Onstage with Obama at the signing were such repeal leaders as House Speaker Nancy Pelosi (D-Ca.), Rep. Patrick Murphy (D-Pa.), Senators Joe Lieberman (I-Conn.) and Susan Collins (R-Maine), and Joint Chiefs Chairman Mike Mullen.
Before signing the bill, Obama gave a stirring speech about repeal. Here is some of that speech:
This is a good day. I am just overwhelmed; this is a very good day. I want to thank all of you, especially the people on this stage, but each and every one of you who has been working so hard on this – I couldn’t be more proud of you. This morning I am proud to sign a law that will bring an end to ‘Don’t Ask, Don’t Tell.’ It is a law that will strengthen our national security and uphold the ideals that our fighting men and women risk their lives to defend. No longer will our country be denied the service of thousands of patriotic Americans who were forced to leave the military because they happen to be gay. No longer will tens of thousands of Americans in uniform be asked to live a lie in order to serve the country they love. As Admiral Mike Mullen has said, our people sacrifice a lot for their country, including their lives: none of them should have to sacrifice their integrity as well. That’s why I believe this is the right thing to do for our military, that’s why I believe it is the right thing to do, period.While repeal has been signed into law, it has not yet been implemented: "Don't Ask, Don't Tell" will remain into effect until Obama, Gates, and Mullen sign off on the implementation plan, and until repeal is actually implemented after that.
I want to thank the Democrats and Republicans who put conviction ahead of politics to get this done together. I want to recognize Nancy Pelosi, Steny Hoyer, and Harry Reid. Today we’re marking a historic milestone, but also the culmination of two productive years of Congress. I want to thank Joe Lieberman and Susan Collins and I think Carl Levin’s still working, but I want to add Carl Levin. They held their shoulders to the wheel in the Senate. I’m so proud of Susan Davis and a guy you might know – Barney Frank. They kept up the fight in the House. And I gotta acknowledge Patrick Murphy, a veteran himself. I also want to commend our military leadership. Ending 'Don't Ask, Don't Tell' was a topic at my first meeting with Secretary Robert Gates, Admiral Mike Mullen, and the Joint Chiefs. And finally, I want to express my gratitude to the men and women in this room who have worn the uniform of the United States service.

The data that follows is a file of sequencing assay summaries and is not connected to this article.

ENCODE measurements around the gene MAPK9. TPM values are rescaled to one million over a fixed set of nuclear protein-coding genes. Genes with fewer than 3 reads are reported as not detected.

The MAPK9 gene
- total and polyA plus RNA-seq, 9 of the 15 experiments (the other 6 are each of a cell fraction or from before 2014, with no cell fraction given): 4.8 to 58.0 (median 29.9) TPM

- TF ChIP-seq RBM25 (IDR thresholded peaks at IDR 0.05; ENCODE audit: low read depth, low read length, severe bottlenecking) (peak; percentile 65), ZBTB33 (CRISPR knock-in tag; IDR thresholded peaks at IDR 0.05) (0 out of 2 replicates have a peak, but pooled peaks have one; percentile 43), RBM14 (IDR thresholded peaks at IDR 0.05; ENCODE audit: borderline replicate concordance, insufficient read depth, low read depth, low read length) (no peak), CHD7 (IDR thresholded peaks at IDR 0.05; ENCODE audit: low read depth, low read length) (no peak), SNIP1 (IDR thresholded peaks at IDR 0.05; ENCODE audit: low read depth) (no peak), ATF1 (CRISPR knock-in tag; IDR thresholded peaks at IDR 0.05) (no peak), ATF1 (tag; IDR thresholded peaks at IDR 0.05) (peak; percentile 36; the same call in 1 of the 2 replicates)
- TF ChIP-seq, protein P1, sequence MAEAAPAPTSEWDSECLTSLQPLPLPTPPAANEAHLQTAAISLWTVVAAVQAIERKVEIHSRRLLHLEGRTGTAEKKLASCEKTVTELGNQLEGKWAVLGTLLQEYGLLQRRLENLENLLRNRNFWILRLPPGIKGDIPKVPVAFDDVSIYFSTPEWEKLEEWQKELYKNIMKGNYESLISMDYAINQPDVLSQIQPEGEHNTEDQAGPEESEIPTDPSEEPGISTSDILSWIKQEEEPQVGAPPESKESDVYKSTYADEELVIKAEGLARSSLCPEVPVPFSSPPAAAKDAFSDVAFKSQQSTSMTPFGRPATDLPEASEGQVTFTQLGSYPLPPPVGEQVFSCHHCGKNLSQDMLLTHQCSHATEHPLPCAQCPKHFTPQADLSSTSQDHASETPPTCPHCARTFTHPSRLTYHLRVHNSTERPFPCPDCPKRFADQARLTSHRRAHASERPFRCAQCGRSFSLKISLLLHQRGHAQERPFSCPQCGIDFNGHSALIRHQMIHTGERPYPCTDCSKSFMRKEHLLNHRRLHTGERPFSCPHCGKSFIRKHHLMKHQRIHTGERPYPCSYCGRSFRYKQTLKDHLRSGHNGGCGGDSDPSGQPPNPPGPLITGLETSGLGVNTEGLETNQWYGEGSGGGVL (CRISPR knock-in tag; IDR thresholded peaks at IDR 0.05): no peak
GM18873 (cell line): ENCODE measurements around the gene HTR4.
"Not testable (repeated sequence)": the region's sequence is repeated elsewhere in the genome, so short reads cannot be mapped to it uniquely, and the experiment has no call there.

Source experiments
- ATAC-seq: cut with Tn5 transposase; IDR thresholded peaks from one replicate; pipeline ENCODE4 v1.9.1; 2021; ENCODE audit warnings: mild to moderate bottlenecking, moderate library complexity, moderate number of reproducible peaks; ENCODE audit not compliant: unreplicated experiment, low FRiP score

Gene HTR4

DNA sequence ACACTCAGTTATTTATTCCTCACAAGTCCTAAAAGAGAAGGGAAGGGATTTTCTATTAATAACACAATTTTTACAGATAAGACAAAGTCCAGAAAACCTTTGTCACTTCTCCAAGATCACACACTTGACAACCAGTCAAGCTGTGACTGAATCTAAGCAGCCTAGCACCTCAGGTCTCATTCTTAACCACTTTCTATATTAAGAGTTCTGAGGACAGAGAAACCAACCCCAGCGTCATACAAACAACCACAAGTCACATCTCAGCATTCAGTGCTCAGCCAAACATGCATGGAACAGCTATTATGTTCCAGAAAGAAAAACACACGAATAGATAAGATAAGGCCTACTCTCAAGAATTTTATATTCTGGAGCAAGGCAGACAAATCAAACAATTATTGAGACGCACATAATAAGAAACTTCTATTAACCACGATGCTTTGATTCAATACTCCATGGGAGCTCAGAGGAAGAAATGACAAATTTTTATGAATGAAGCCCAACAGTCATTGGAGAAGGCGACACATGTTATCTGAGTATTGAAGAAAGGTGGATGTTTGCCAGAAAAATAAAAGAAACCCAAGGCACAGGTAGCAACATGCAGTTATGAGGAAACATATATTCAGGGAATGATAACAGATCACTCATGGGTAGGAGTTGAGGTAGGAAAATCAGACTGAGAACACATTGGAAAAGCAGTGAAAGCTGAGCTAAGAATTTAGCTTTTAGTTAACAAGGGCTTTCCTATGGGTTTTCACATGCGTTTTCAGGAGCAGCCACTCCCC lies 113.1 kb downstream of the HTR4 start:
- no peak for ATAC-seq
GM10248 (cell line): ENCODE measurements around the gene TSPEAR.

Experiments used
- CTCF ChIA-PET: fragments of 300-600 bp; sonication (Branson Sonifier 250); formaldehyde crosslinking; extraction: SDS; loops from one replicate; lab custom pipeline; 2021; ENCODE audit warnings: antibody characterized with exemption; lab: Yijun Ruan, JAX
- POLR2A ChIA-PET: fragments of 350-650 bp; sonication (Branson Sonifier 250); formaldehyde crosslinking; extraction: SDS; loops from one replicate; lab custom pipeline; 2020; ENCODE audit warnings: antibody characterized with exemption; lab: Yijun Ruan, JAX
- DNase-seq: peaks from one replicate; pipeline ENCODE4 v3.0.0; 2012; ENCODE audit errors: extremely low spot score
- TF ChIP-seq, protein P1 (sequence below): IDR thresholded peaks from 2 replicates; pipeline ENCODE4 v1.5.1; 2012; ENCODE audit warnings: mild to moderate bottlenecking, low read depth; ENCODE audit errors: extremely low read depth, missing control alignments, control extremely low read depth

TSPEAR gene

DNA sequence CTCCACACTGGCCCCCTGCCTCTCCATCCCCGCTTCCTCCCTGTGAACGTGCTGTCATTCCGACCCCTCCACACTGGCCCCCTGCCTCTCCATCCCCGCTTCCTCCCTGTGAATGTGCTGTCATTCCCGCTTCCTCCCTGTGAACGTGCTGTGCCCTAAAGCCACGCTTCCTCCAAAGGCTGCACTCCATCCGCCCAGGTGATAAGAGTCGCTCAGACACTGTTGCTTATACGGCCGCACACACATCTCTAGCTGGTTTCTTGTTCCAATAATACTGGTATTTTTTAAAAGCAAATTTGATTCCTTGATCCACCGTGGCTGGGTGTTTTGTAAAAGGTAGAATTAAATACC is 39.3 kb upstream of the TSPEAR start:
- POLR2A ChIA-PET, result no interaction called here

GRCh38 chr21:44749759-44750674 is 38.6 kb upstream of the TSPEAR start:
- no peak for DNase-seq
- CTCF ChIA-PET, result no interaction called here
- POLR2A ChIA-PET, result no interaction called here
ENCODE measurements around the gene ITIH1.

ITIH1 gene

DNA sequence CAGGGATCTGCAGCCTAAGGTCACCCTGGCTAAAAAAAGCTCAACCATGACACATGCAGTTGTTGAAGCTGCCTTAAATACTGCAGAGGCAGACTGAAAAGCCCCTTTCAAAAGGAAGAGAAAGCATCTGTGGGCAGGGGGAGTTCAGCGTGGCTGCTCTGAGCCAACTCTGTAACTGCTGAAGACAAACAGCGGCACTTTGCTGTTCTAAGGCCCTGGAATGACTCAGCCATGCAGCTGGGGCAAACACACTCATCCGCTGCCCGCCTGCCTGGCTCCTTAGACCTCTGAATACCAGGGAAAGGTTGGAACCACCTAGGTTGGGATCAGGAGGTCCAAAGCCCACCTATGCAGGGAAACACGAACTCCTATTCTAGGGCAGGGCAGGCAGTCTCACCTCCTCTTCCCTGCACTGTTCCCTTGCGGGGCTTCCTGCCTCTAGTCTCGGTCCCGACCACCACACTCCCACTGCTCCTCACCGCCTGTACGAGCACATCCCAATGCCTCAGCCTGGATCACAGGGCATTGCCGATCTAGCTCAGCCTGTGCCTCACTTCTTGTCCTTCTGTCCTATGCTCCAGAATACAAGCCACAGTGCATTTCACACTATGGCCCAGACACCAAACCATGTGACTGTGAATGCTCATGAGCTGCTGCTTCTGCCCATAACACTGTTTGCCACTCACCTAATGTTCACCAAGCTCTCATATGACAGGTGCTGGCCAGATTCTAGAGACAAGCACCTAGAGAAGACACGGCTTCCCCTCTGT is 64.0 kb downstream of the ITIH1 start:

In the coming days, we will begin the process laid out by this law. I have spoken to every one of the military service chiefs, and they are all committed to implementing this repeal swiftly and efficiently – we are not gonna be dragging our feet with this one. With any change, there is some apprehension – that’s natural. But as Commander in Chief, I am certain that we can affect this transition that only strengthens our military readiness. I have every confidence in the professionalism and patriotism of our servicemembers.
I want to speak directly to the gay men and women currently serving in our military. For a long time, your service has demanded a particular kind of sacrifice. You’ve been asked to carry the additional burden of secrecy. You’re not the first to have carried this burden. And while today marks the end of a particular struggle, this is a moment more than two centuries in the making. There can be little doubt there were gay soldiers who fought for American independence, who consecrated the ground at Gettysburg, who stormed the beaches of Iwo Jima; their names are etched into the walls of our memorials, their headtones dot the grounds at Arlington. As the first generation to serve openly in our armed forces, you will stand for all those who came before you; you will serve as role models for all those who come after you. I know you will fulfill this responsibility with integrity and honor.
We are not a nation that says don't ask, don't tell. We are a nation that says out of many, we are one. We are a nation that welcomes the service of every patriot, that believes that all men and women are created equally. Those are the ideals that generation after generation has fought for. Those are the ideals that we uphold today, and now it is my honor to sign this bill into law."
Please call the White House Comment Line and tell them you want President Obama to sign off on repeal ASAP, and to tell Gates and Mullen to do the same as well.
White House Comment Line: 202-456-1111